And don't forget to have some of your favorite bread on the side....


TT's Other Breads

dmsnyder's picture

On Fleur-de-Liz's strong recommendation, I made Hamelman's Mult-grain Levain yesterday - a double recipe, in fact. Not incidentally, this was the first bread I've mixed and kneaded using my new Bosch mixer. (See my previous blog entry for details.)
 I had a slice ... well, two slices actually ... for bedtime snack last night and some more, toasted, this morning.

This was a very heavy dough because of the high proportion of seeds and grains in the soaker. The calculated hydration was 98%. Once kneaded, it acted like a "normal" dough of 68% or so to me. It was still on the sticky side of tacky when I formed the boules.

The bread baked up with a nice looking crust, but, presumably because of the high water content, it softened during cooling. Toasting crisped it up nicely, though. The crumb was moderately open, and it was nice and chewy. The taste was very nice. It has 2/3 bread flour and 1/3 whole wheat, not counting the bulgar I substituted for 1/2 of the cracked rye called for in the recipe. It had a pronounced whole wheat flavor with an overlay of flavors from the sunflower and flax seeds. The rolled oats, which were in the soaker, contributed to the aroma more than to the taste. 

This is a very good bread, but I can't say it is going to be a personal favorite. Of course, the competition for places on my favorites list gets stiffer every week it seems.

Hamelman's Multi-grain LevainHamelman's Multi-grain Levain

Hamelman's Multi-grain Levain crumb

Hamelman's Multi-grain Levain crumb


parousia's picture

Just the other day, Tuesday, I attempted another loaf without following a recipe, but rather the instinctive artisan intuition.

Well, this is the bun that popped out of the oven. It is my most successfull loaf ever, though the recipe will remain a family secret.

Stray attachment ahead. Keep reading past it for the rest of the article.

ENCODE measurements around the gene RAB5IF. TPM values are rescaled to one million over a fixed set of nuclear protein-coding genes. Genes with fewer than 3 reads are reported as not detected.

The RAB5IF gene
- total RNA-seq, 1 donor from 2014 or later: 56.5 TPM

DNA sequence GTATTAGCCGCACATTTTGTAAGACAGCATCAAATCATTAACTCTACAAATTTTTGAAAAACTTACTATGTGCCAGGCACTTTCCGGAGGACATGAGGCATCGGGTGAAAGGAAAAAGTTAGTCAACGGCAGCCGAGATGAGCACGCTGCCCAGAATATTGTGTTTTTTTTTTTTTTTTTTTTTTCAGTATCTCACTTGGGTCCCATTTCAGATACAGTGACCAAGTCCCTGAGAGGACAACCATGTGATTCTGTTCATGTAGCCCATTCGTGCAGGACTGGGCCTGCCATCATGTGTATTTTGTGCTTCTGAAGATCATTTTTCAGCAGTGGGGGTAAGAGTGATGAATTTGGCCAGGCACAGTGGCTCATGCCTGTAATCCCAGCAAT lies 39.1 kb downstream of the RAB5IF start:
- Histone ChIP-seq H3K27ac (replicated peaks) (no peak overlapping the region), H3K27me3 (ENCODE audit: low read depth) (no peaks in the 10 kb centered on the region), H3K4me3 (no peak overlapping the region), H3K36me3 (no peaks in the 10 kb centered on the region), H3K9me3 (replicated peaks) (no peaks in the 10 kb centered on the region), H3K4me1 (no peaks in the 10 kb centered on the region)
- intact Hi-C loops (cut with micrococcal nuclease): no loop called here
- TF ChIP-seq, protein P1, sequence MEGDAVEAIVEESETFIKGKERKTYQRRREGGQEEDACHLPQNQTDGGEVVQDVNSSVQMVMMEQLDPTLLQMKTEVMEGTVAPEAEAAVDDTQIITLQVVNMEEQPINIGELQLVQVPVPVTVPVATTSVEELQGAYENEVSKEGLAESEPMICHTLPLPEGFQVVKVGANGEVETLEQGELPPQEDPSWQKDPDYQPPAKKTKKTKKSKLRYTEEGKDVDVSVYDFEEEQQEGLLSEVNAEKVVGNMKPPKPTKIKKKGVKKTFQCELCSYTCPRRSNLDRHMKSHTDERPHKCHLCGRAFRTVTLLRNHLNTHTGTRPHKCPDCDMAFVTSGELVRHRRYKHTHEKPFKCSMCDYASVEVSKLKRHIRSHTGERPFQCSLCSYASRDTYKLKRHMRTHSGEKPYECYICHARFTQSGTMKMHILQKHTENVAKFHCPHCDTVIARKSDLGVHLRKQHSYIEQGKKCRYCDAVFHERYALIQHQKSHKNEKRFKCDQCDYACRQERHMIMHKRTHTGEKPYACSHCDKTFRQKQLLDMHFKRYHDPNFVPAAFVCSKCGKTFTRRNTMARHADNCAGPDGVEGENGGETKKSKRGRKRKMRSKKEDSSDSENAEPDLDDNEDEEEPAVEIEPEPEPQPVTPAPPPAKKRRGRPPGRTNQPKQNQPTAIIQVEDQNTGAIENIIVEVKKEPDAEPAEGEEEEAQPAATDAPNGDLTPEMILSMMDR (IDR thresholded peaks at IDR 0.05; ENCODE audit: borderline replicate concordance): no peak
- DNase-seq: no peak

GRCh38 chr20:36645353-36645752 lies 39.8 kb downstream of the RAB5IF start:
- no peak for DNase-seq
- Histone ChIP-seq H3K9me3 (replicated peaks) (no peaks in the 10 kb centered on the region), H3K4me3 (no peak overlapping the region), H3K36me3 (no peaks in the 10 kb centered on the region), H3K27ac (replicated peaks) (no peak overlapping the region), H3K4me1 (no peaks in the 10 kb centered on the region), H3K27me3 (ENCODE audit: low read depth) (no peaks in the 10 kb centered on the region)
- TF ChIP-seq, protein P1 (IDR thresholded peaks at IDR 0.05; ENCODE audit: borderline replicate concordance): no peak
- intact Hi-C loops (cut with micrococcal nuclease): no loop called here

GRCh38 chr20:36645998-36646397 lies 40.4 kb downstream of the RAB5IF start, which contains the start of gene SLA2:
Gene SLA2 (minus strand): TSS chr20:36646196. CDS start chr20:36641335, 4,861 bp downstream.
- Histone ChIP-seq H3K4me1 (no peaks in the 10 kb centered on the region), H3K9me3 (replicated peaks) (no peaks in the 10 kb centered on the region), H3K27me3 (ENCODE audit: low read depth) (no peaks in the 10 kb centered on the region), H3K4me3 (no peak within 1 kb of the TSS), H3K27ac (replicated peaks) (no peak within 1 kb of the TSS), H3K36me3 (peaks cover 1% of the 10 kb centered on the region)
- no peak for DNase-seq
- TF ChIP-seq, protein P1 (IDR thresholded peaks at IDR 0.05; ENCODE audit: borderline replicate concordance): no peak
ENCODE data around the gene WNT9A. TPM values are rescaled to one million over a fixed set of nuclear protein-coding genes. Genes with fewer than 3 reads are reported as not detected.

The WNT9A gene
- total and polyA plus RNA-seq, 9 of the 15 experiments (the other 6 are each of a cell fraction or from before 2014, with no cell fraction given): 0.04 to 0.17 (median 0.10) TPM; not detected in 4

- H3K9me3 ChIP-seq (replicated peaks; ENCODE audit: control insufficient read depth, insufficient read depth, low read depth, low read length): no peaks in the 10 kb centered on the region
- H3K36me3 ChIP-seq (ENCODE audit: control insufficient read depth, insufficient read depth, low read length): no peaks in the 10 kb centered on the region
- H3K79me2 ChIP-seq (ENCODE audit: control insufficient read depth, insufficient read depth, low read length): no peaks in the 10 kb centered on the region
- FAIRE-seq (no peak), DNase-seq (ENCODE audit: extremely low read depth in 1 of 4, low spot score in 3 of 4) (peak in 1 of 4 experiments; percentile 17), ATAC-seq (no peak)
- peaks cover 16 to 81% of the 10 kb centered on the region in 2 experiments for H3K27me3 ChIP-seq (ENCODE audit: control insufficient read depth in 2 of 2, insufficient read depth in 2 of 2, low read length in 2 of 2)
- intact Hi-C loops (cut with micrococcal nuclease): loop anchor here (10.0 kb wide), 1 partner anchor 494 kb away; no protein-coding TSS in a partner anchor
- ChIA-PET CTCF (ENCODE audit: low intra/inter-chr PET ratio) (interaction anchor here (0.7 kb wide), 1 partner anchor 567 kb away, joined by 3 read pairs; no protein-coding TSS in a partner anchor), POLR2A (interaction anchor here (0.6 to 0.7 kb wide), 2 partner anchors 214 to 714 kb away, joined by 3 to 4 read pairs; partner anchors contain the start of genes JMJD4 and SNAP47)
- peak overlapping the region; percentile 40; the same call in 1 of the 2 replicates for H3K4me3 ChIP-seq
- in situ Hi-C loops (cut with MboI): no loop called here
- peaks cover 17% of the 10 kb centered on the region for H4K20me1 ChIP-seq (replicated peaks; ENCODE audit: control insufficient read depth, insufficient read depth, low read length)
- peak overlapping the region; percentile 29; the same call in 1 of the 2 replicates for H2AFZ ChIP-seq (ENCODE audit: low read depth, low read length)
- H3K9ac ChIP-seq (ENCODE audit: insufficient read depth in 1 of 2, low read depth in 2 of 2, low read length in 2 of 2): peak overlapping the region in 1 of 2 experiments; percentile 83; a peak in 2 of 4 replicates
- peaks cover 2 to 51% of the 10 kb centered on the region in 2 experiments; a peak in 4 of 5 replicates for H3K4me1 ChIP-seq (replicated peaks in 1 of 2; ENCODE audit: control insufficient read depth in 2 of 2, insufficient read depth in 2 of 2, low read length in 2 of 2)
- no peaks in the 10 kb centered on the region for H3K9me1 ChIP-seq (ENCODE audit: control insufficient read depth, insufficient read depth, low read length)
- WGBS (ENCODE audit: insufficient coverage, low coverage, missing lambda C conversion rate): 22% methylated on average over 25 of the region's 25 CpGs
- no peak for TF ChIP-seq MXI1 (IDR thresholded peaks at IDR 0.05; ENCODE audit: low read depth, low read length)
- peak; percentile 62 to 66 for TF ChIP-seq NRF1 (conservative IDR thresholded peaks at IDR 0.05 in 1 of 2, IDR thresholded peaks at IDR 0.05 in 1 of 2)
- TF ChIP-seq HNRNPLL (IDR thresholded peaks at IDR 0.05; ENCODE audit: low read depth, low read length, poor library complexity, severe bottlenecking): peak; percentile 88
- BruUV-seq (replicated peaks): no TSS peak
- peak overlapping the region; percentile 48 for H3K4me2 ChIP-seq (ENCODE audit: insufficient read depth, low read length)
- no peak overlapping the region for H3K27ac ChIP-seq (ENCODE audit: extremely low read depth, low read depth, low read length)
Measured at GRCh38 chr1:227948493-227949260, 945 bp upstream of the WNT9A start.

Merry Christmas,


dmsnyder's picture

I think I gave my new Bosch Universal Plus mixer an adequate first trial this afternoon.

Last week, when I was effusing about how wonderful Hamelman's Sourdough Seed Bread was, Fleur-de-Liz came back with something to the effect that it was okay, but Hamelman's Multi-Grain Levain is really good.

This intelligence merged with my wanting to give each of my office staff a loaf of home-baked bread tomorrow, which is our last work day before shutting down until after New Year's Day.

So, last night I mixed the levain, soaked the soaker and, this afternoon, started making bread.

Now this reportedly wonderful bread has a bit over a pound of levain, a pound and a half of soaker, consisting of mixed grains and seeds, and a pound and a half of flours (plus water, salt and yeast). It's a somewhat wet dough, although it doesn't act like the actual hydration level of ... ready? ... 98%. That's because of the water in the soaker. The dough is heavy with coarse grains and seeds. The formula weighs 4 lbs., 11 oz.

I subjected the Bosch to a double recipe. That's over 9 lbs of dough.

Well, it pretty much filled the bowl of the mixer. I got nervous. The mixer yawned and just did it's job.